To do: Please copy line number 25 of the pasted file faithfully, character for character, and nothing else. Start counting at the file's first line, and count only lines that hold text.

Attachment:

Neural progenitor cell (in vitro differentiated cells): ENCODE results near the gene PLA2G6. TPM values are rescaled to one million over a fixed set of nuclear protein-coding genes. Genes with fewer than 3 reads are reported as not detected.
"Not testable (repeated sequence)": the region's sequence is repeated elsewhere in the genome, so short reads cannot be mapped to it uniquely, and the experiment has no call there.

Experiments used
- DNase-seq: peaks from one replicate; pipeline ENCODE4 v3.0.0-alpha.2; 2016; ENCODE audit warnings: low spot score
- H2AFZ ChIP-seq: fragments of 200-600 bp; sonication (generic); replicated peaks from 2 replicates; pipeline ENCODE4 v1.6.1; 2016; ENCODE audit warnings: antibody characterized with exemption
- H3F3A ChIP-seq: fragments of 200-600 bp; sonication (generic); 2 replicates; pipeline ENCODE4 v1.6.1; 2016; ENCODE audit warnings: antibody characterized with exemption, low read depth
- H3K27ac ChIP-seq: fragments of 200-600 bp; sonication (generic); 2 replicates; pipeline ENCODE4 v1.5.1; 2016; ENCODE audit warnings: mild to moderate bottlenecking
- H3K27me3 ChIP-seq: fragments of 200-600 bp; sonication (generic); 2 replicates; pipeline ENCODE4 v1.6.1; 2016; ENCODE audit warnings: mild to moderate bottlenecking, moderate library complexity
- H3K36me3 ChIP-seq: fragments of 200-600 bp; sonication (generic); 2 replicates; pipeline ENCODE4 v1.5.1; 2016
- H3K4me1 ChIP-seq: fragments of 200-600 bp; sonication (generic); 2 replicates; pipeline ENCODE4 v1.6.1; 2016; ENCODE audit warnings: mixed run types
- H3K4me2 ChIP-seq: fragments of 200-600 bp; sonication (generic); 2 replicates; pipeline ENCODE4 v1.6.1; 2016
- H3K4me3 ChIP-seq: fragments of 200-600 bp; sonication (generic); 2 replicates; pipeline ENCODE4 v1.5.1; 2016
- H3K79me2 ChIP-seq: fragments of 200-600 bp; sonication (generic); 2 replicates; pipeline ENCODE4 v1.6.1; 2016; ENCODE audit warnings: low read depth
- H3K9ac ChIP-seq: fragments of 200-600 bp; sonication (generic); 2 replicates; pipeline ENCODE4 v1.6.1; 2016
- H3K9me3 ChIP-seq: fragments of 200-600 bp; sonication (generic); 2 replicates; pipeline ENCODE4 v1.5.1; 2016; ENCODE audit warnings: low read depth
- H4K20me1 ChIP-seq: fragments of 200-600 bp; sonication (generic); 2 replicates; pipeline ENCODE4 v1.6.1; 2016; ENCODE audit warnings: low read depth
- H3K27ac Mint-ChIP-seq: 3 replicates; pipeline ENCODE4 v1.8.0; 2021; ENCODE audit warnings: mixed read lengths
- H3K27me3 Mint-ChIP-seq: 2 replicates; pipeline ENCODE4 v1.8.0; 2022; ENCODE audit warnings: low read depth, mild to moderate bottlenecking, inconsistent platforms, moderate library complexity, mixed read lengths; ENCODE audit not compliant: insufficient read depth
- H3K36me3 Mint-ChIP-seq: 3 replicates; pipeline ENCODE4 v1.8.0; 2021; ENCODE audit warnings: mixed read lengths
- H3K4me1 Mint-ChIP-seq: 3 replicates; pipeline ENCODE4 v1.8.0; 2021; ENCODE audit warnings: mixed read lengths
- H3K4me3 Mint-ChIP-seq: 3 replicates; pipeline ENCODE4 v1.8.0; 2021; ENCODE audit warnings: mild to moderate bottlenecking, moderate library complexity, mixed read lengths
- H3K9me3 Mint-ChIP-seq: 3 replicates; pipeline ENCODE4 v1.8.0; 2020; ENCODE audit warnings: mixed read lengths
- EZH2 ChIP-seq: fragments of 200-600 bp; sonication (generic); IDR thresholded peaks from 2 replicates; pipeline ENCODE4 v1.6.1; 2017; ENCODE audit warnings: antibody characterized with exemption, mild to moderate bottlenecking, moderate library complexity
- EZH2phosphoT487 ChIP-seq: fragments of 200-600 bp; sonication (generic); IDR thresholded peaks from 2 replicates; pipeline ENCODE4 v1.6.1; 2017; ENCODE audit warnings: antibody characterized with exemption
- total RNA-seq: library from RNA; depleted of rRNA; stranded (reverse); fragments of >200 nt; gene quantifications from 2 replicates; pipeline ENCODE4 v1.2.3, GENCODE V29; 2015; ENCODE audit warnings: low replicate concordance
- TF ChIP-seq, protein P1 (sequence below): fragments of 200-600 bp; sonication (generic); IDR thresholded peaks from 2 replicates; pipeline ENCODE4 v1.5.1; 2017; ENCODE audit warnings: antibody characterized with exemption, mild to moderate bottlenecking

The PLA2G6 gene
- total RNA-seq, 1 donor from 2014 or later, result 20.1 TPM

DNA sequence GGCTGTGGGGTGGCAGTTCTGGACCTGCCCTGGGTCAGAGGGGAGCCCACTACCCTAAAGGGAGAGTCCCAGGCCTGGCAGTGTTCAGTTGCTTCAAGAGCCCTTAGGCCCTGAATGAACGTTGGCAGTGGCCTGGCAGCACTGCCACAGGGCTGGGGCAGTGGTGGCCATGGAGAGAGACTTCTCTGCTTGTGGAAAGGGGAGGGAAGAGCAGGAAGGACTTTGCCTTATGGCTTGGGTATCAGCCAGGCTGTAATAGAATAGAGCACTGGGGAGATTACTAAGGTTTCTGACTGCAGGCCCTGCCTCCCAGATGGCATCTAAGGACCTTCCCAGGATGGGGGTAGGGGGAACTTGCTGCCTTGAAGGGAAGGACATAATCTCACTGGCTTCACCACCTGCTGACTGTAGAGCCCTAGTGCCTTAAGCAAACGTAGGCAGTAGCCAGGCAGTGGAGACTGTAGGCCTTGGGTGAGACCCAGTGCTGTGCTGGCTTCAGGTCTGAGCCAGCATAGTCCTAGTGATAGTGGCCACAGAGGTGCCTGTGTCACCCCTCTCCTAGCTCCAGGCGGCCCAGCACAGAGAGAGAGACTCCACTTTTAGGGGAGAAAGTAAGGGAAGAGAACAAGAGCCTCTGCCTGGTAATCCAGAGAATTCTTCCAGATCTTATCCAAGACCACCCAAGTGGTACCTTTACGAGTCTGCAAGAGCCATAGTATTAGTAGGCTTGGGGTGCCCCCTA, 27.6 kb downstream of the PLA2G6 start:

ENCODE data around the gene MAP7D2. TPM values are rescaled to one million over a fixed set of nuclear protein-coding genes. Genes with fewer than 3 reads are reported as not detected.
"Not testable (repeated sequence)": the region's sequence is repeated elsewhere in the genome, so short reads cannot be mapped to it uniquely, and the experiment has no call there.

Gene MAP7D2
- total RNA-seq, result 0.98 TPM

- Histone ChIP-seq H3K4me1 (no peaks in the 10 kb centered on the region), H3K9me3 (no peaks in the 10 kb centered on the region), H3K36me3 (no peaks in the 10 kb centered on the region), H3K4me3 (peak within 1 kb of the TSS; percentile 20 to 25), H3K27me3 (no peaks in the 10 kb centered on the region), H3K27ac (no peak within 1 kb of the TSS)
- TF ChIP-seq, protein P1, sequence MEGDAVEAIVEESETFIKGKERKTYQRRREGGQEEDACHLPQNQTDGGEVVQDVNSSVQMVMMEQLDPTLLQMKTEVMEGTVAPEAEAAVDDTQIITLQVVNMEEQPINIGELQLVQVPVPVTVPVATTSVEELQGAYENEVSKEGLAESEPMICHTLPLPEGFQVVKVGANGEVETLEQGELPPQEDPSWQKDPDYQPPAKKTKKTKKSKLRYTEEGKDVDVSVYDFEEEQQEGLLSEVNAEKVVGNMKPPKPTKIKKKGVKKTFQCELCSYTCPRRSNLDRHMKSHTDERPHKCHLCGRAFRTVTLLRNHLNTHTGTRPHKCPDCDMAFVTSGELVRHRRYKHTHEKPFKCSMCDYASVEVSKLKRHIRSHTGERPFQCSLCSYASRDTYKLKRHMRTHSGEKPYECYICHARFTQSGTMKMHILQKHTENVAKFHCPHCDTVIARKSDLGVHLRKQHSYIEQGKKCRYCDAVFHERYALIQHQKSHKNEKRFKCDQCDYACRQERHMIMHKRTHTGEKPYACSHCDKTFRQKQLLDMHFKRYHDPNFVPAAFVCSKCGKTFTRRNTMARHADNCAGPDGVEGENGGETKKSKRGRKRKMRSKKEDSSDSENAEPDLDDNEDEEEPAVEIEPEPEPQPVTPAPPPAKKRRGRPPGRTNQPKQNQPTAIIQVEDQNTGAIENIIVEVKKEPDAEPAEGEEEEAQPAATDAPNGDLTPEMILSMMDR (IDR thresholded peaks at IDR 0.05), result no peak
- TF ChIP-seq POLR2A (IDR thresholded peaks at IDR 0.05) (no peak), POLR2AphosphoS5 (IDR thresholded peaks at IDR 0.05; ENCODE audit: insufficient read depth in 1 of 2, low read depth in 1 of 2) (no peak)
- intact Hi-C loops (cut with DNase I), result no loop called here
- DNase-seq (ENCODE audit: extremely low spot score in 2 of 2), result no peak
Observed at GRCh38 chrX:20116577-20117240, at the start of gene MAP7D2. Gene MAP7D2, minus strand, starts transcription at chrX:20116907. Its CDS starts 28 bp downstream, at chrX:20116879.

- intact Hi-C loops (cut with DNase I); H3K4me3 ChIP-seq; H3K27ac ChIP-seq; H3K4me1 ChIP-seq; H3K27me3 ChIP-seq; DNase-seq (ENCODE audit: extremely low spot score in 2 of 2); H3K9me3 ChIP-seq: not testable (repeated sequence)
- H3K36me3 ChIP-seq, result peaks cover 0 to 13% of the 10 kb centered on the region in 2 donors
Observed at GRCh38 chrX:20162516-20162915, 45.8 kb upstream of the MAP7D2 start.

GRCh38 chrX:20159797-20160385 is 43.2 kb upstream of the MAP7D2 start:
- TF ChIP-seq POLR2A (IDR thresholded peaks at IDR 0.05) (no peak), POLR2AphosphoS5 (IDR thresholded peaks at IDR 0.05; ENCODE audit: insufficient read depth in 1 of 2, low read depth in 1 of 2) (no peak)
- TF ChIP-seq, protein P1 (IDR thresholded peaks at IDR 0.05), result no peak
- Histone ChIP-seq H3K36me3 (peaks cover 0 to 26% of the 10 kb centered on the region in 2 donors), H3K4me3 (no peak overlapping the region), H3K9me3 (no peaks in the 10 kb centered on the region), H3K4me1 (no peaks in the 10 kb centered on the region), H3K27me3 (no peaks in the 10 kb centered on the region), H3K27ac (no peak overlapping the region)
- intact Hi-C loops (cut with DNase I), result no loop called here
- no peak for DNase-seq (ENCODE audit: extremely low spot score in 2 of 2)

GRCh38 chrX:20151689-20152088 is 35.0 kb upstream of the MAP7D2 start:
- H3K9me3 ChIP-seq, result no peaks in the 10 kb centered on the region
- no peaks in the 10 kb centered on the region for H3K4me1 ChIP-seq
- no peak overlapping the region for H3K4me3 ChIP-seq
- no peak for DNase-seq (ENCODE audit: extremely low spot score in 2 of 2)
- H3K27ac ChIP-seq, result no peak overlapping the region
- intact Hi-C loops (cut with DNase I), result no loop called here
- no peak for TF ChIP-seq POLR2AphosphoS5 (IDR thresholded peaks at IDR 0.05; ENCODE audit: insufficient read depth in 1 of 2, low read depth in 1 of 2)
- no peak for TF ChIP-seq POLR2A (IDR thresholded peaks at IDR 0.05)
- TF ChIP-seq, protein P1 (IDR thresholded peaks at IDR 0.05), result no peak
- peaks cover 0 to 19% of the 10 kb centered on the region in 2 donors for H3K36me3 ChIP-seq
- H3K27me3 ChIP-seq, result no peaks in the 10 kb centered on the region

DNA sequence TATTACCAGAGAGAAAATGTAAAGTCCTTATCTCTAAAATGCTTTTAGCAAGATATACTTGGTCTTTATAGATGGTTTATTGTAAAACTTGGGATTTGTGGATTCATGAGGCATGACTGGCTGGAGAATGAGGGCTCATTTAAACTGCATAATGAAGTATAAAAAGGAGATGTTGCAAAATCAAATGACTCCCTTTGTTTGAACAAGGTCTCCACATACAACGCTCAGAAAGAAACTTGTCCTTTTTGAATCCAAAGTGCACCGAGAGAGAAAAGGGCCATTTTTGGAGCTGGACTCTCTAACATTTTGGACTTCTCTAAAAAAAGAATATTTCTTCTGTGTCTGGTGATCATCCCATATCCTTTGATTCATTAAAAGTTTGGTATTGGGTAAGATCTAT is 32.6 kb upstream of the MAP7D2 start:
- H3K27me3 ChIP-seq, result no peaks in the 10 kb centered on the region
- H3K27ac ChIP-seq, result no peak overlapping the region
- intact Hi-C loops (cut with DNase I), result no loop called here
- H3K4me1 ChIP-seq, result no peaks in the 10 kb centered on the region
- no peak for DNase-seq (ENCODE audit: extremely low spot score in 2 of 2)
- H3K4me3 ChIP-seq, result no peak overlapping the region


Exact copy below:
- total RNA-seq: library from RNA; depleted of rRNA; stranded (reverse); fragments of >200 nt; gene quantifications from 2 replicates; pipeline ENCODE4 v1.2.3, GENCODE V29; 2015; ENCODE audit warnings: low replicate concordance